The art of agriculture by the aid of artificial irrigation, is a very ancient one. The most ancient authors mentioned it in a way that shows it to have been understood and practiced from time immemorial. The ancient Egyptians, Persians, Babylonians, Assyrians and Chinese constructed extensive and costly systems of ditches and canals for irrigating purposes. Portions of Arabia were made productive by an extensive clam and reservoir built before the days of King Solomon. The Pharaohs constructed an extensive canal for irrigating purposes near if not exactly on the route of the present Suez Ship Canal. The Romans constructed canals and aqueducts for this purpose, the ruins of which are the wonder of the traveller in Italy to-day. The Carthaginians, Phoenicians and Moors employed this means to promote the fertility of their soils. In modern times many of the nations of Europe resort to this method of culture.

On this continent the Spanish invaders found very extensive works for irrigation in Mexico and Peru. This method is extensively resorted to in some of the Western States and Territories at the present time. Some of the finest productions of California are the result of this manner of cultivation. This is also employed in Arizona New Mexico, Colorado and in Utah, where the desert has been made to rejoice and blossom as the rose.

The experience of the past and the present proves that where irrigation is possible it is the most reliable method that can be employed to secure moisture for growing crops. Even where the rainfall is supposed to be sufficient for the wants of growing crops, it is well-known that there will often be times when the crops will suffer, sometimes to the extent of a failure, because at the critical juncture of the crop the rain fails to come. The rainfall of Western Kansas amounts to an average of only about sixteen inches, which is far too small to meet the wants of ordinary crops. It is true that broom corn, rice corn and sugar cane do succeed here fairly without irrigation, but other crops fail, except in some exceptionally wet seasons. This has led to the inauguration of the enterprise of irrigation in that portion of the State that borders on the Arkansas river. This river, fed by the melting snows of the mountains, affords a large amount of water, particularly during that season of the year when the growing crops demand the greatest amount. There is in the three most western counties lying along that river in this State over 100,000 acres of land that are subject to overflow by irrigation without carrying the water out of the immediate river valley.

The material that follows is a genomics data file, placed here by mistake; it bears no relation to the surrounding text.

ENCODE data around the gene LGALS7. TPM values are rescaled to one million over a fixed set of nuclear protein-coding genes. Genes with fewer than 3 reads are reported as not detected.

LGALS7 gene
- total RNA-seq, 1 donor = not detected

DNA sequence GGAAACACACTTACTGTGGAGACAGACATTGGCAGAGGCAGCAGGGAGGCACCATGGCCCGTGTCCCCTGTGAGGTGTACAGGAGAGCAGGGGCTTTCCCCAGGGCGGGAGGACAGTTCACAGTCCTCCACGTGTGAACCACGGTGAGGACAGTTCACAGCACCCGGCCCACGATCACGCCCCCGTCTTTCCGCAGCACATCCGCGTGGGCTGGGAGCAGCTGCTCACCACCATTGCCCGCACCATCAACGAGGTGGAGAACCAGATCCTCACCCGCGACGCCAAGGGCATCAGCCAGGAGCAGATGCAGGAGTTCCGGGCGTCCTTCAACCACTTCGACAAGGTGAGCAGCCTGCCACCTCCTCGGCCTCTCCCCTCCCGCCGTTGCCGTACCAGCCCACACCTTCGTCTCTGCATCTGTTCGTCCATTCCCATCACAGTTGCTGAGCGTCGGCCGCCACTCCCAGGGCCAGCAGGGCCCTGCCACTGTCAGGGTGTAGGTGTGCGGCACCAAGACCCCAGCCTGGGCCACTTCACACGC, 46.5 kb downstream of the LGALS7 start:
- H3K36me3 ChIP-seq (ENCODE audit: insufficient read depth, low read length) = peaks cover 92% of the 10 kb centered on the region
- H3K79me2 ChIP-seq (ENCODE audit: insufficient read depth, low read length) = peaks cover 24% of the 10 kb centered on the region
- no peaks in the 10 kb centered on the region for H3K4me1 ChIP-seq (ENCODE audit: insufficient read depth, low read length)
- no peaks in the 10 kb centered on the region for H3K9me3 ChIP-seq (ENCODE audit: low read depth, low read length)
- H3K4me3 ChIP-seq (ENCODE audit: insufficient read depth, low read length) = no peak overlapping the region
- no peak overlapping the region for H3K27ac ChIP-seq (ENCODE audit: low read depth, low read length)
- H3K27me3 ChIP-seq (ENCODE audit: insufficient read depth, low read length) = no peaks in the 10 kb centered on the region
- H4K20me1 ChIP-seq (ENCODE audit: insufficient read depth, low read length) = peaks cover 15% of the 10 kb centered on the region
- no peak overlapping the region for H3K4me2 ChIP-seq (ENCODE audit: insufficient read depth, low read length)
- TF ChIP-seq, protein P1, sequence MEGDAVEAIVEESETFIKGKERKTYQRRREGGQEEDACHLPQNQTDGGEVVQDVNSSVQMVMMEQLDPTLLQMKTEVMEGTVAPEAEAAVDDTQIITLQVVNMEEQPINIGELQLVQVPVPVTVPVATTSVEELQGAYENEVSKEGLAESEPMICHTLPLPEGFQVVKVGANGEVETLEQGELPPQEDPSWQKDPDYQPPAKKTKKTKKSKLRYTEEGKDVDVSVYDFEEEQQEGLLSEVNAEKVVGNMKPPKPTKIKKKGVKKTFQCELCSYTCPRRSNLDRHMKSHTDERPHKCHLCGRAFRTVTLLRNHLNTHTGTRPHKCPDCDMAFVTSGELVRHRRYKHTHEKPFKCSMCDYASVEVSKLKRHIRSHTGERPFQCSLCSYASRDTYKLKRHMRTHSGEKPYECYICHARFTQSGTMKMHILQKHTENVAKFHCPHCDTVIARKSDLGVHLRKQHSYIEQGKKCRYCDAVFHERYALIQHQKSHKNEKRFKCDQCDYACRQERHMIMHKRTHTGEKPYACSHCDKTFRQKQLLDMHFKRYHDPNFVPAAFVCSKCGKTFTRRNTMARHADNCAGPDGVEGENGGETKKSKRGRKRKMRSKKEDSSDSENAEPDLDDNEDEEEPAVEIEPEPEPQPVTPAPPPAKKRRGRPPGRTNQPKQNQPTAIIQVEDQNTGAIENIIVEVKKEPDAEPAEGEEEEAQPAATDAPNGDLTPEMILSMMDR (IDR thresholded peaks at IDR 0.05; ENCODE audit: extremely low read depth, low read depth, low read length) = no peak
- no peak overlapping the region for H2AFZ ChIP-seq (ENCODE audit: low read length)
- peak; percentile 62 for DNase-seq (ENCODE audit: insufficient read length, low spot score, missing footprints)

Several companies have been organized and several ditches are already in operation. The Garden City Irrigating and Power Company has a ditch eight feet wide, two feet deep and twelve miles long, and it will irrigate 12,000 acres. The Kansas Irrigating Company are cutting a canal thirty miles in length, fifteen miles of which is already dug. Tnis is twenty-two feet wide and two feet deep, to be made four feet when the demand for water shall justify it. The Minnehaha Irrigating Company have twenty miles of twenty feet in width and three feet in depth. This ditch will irrigate about 20,000 acres. But the most important enterprise of this kind in this part of the country is that of the Great Eastern Irrigation Company, with Senator Plumb and other capitalists at its head. This is to be a canal thirty feet wide and three feet deep, and will extend some fifty or sixty miles. It will probably be led out into the higher ground, and thus be made to do service in several counties. The fall in the river is so great (seven to eight feet to the mile), that there is no difficulty in conveying the water to the higher grounds.

The usual method by which irrigation is carried on here is to run the main ditch along the upper side of the land to be watered, and led by lateral drains convey the water to the particular place to be irrigated and by shallow furrows extend it to every part of the field. The success that has attended this mode of culture in this section has been very flattering indeed. The crops mostly tried under this system are onions, cabbage and potatoes, though all the common crops have been tried sufficiently to prove they may be raised with success. Thus seventy-five bushels of oats and thirty of wheat have been raised per acre. It is rather too high and the nights too cool for corn to do well, though forty bushels per acre have been raised of other crops. Onions, 400 bushels per acre; cabbage, 4000 heads; Irish potatoes, 400 bushels; sweet potatoes, 600 bushels; melons, 8,000; turnips, 1,000 bushels, and others in like proportion. And this is no more than any one can do who will use skill and industry in the business. There is still Government land near this place (I speak more particularly of Garden City, Sequoyah county), and the railroad company is offering its lands for sale. A large immigration is coming.

It is noted here that irrigation is a grand success in Kansas.